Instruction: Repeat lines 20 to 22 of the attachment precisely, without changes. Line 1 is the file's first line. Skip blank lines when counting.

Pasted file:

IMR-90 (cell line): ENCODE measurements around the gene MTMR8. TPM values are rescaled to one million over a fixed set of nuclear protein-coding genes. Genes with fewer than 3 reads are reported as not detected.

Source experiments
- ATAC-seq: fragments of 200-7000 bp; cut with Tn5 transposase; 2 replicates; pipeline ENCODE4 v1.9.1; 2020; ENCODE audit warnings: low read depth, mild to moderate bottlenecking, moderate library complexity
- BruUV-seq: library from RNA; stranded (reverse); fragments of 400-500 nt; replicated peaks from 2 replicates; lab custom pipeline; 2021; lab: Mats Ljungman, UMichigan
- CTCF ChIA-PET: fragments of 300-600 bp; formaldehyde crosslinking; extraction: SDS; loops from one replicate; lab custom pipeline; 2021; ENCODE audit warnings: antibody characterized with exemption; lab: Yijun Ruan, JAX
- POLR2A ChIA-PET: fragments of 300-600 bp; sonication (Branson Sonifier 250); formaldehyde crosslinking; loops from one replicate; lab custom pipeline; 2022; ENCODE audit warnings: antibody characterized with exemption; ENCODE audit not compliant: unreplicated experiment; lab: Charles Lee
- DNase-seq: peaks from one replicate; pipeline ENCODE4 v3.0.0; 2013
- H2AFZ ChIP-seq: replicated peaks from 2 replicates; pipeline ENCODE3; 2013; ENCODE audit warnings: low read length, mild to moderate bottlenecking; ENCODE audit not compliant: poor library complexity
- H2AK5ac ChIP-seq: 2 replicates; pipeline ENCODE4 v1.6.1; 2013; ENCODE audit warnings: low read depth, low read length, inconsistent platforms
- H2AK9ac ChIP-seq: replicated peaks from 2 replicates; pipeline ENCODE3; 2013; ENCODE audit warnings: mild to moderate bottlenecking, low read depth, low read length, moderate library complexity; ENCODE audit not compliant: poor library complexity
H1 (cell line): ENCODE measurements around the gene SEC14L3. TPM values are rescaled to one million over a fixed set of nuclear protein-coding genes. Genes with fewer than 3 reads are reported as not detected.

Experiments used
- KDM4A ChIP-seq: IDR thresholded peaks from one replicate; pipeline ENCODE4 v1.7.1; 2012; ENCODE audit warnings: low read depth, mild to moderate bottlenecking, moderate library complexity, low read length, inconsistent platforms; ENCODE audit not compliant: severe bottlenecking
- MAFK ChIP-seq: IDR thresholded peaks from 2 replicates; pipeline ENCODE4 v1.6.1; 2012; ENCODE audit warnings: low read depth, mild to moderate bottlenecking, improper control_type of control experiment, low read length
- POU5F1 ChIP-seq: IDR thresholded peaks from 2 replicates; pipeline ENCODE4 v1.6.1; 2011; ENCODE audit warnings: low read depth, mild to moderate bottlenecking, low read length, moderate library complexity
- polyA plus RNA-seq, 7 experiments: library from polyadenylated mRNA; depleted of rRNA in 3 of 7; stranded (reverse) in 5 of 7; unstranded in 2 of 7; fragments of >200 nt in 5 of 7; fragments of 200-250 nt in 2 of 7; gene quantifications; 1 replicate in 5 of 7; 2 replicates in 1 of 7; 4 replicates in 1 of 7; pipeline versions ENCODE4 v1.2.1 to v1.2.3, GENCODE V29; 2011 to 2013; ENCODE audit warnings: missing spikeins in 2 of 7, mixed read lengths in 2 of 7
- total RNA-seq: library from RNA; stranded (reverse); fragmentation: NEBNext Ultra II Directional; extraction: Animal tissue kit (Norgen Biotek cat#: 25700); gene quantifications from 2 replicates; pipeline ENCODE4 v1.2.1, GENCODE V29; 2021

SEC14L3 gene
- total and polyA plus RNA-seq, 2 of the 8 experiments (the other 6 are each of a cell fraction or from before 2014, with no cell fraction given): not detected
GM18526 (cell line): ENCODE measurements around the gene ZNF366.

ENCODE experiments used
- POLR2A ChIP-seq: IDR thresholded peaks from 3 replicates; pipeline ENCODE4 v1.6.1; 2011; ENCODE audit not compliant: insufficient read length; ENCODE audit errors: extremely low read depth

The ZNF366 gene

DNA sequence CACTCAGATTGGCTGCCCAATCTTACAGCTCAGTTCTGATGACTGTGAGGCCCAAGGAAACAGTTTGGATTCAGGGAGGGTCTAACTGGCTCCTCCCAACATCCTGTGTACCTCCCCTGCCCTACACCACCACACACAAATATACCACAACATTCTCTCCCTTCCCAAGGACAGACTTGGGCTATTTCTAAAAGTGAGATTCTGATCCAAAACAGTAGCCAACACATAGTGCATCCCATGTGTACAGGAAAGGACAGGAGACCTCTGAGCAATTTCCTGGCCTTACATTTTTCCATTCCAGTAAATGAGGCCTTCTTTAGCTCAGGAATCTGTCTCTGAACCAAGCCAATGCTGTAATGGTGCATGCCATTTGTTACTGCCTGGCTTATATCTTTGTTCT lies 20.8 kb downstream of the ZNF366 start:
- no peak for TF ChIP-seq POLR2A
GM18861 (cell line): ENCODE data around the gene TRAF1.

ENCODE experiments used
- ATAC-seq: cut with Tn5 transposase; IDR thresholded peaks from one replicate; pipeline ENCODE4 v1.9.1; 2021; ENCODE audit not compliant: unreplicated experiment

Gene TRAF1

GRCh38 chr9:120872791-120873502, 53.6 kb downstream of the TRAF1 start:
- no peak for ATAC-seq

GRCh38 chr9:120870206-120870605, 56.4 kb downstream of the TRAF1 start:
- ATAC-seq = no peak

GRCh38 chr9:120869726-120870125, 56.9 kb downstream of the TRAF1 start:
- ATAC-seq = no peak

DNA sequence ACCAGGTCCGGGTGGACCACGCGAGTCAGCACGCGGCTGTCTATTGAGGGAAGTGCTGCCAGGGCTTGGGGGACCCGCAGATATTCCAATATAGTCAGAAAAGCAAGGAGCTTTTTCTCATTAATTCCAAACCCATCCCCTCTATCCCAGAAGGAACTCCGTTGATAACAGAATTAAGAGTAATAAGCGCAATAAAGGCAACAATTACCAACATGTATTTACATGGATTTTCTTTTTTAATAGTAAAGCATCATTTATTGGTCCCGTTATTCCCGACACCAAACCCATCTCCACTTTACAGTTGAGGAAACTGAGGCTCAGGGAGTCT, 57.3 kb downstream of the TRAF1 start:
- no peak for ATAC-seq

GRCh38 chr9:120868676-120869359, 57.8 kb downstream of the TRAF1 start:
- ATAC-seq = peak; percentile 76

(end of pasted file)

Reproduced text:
GM18526 (cell line): ENCODE measurements around the gene ZNF366.

ENCODE experiments used
- POLR2A ChIP-seq: IDR thresholded peaks from 3 replicates; pipeline ENCODE4 v1.6.1; 2011; ENCODE audit not compliant: insufficient read length; ENCODE audit errors: extremely low read depth